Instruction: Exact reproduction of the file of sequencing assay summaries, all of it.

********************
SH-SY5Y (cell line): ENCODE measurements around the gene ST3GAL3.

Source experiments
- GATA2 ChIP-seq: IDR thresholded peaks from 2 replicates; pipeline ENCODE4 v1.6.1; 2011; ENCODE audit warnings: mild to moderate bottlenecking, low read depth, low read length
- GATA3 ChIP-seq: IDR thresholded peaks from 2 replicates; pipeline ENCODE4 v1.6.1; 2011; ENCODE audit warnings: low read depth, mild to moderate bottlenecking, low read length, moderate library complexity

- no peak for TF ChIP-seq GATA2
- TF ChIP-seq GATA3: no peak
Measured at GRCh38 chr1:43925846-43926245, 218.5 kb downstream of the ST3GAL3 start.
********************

SH-SY5Y (cell line): ENCODE measurements around the gene ST3GAL3.

Source experiments
- GATA2 ChIP-seq: IDR thresholded peaks from 2 replicates; pipeline ENCODE4 v1.6.1; 2011; ENCODE audit warnings: mild to moderate bottlenecking, low read depth, low read length
- GATA3 ChIP-seq: IDR thresholded peaks from 2 replicates; pipeline ENCODE4 v1.6.1; 2011; ENCODE audit warnings: low read depth, mild to moderate bottlenecking, low read length, moderate library complexity

- no peak for TF ChIP-seq GATA2
- TF ChIP-seq GATA3: no peak
Measured at GRCh38 chr1:43925846-43926245, 218.5 kb downstream of the ST3GAL3 start.